James Stewart delivers a usual great performance as Jefferies (he is really one fine old-time actor that I have really grown to love) and the film also stars Grace Kelly, Wendell Corey, Thelma Ritter and Raymond Burr.

It isn’t my favourite Hitchcock film (that would be Psycho), but it is truly worthy of a close second, the suspense hardly stops.

 90/100

The Birds – A Film Review by Daniel Prinn – Ahhhh, scary birds!

The Birds

Release Date: May 30, 1963

Director: Alfred Hitchcock

Stars: Rod Taylor, Tippi Hedren, Suzanne Pleshette

Runtime: 119 min

Tagline: Suspense and shock beyond anything you have seen or imagined!

It’s a pretty good Hitchcock horror/suspense film.

A wealthy San Francisco woman follows a potential boyfriend to a small North Californian town where things soon start to turn nightmarish after birds of all kinds attack the small town with increasing numbers and drastic viciousness.

It really is suspenseful, but some of it can get a little ridiculous and is laughable at times, when it isn’t supposed to be. It’s somewhat flawed and was probably much scarier in its day and has some very intense sequences. It really is an original piece of work, and has such an effectively simple plot.

It’s generally memorable, and is a really great Hitchcock experience, but I don’t think I’ll return to it soon. Hedren delivers a good performance, as well of a performance she could give while being attacked by birds. The character development is actually very efficient, and they are generally likeable; and unlike the horror film characters of today (where for the annoying characters, you either wish they get killed off, cheer for their deaths and they eventually laugh your asses off when they get killed), you may actually be upset if a character here were butchered off by some hungry birds.

While some of the birds and sets feel so fake they took away from my enjoyment a little, the performances feel pretty genuine. I wouldn’t hate a remake of this one, as maybe they could throw in some better effects, and maybe even make it scarier with a modern touch.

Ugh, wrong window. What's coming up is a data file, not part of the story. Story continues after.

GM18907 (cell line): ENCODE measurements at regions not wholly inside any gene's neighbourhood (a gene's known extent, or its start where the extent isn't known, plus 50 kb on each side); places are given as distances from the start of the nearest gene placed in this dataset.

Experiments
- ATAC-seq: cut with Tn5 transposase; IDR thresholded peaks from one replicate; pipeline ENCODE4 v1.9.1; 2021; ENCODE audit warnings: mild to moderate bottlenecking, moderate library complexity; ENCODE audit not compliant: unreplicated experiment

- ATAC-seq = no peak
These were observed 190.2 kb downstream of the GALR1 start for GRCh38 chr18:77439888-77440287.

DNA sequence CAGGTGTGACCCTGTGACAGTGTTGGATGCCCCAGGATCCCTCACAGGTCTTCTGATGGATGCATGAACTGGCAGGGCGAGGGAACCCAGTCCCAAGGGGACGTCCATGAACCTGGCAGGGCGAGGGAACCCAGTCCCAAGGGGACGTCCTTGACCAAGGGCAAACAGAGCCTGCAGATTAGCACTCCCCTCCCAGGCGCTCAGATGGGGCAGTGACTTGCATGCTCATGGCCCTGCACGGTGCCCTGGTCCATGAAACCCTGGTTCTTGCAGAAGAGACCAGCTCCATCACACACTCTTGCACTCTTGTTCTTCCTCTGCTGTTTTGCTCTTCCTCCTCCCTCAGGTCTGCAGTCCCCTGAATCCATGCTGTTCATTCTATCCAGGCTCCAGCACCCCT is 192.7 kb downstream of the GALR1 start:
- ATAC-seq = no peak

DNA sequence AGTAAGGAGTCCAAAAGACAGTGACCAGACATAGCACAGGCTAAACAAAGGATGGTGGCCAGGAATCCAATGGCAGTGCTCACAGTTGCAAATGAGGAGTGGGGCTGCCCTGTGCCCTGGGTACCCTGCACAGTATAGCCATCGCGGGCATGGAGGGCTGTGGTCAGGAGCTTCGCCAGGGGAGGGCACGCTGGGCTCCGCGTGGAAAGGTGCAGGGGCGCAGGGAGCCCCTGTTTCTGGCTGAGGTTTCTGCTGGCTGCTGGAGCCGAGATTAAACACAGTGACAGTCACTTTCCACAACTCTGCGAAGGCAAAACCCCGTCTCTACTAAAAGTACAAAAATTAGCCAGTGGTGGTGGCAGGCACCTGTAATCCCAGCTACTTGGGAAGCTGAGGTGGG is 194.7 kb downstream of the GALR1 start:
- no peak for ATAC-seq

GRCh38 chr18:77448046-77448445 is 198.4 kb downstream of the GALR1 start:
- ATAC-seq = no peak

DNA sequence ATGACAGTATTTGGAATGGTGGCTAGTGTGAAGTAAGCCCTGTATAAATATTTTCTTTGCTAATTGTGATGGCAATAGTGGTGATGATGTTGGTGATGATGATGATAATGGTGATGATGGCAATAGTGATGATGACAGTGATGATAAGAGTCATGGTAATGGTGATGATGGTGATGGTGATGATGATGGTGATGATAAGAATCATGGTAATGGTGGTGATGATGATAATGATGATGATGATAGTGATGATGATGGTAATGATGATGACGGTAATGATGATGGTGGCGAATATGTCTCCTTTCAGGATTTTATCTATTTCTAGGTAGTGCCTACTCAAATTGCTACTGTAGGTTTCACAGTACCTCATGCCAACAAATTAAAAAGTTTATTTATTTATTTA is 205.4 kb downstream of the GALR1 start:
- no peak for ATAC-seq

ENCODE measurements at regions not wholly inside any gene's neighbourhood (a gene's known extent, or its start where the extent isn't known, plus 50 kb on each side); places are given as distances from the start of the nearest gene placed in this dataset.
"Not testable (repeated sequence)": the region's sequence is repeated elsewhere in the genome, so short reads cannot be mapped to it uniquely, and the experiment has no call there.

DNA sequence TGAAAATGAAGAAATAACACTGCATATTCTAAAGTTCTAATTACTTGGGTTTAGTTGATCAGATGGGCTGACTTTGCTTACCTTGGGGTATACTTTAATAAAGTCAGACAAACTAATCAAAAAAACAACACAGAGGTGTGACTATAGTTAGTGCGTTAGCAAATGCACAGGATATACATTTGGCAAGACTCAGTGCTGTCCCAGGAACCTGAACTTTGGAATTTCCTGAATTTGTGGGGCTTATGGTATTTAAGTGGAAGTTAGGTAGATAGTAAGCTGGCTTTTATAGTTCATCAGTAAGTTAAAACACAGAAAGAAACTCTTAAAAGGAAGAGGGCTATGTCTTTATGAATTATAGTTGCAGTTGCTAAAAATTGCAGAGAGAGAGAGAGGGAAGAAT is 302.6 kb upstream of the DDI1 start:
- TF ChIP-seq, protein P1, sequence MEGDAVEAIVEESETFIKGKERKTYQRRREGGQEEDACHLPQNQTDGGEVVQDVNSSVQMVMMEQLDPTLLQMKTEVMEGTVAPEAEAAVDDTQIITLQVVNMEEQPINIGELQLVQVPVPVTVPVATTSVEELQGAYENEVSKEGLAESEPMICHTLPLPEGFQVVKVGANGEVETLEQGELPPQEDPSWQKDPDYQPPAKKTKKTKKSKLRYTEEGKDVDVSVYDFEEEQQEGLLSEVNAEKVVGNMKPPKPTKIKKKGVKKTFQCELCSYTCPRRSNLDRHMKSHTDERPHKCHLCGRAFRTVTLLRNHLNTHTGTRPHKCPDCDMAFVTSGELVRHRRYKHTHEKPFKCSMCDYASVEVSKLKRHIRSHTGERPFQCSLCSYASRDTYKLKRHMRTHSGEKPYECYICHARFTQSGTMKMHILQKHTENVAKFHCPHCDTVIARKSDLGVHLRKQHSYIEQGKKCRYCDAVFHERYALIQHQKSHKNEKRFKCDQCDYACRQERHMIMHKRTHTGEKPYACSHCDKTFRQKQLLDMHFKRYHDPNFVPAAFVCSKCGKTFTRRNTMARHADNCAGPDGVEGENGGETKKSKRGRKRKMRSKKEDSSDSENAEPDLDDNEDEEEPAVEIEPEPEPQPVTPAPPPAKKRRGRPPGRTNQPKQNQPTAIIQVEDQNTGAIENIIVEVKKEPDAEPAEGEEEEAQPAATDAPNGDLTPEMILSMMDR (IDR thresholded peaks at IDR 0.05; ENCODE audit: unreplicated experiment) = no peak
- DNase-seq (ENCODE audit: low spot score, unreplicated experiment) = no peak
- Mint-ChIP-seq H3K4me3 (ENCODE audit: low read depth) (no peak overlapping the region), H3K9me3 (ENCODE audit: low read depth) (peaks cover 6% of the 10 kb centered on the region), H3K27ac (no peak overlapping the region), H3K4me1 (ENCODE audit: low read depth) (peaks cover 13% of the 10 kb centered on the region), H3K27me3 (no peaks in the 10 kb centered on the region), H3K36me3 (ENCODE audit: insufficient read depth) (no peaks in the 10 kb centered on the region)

Watch it if you like old suspense films, it isn’t a waste of time at all. It isn’t my favourite Hitchcock film, but really is quite an enjoyable experience.

 80/100

Rope – A Film Review by Daniel Prinn – A good Hitchcock flick

Rope Poster

Rope

Release Date: August 23, 1948

Director: Alfred Hitchcock

Stars: James Stewart, John Dall, Farley Granger

Runtime: 80 min

Tagline: Nothing ever held you like Alfred Hitchcock’s Rope.

It’s a pretty sweet film.

Brandon (John Dall) and Phillip (Farley Granger) are two young men who have always wondered what it would be like to kill someone. After they strangle an inferior classmate, David (Dick Hogan), they invite over his family and friends as a means to test their perfect crime, and also an old brilliant schoolteacher played admirably and stunningly by James Stewart; all while the body is in a chest in the middle of the apartment.

It’s an interesting and entertaining fight of wits, between Brandon and Rupert, as Brandon drops subtle hints of the murder to see if Rupert would pick up on them. And then Phillip’s just a nervous mess with high anxiety over in the corner.

Most of it is extremely entertaining, and a lot of it is really suspenseful. It really kept me guessing, and a lot of it is pretty intense. It’s an 80 minute experience that feels longer than it is, and Hitchcock shot the film in a really interesting fashion. He only used about ten takes throughout the whole film (if the trivia proves accurate), ranging from four to ten minutes. This fashion makes you feel like you’re watching a play because of the one set, and the editing and how it looks like the film’s just all ongoing.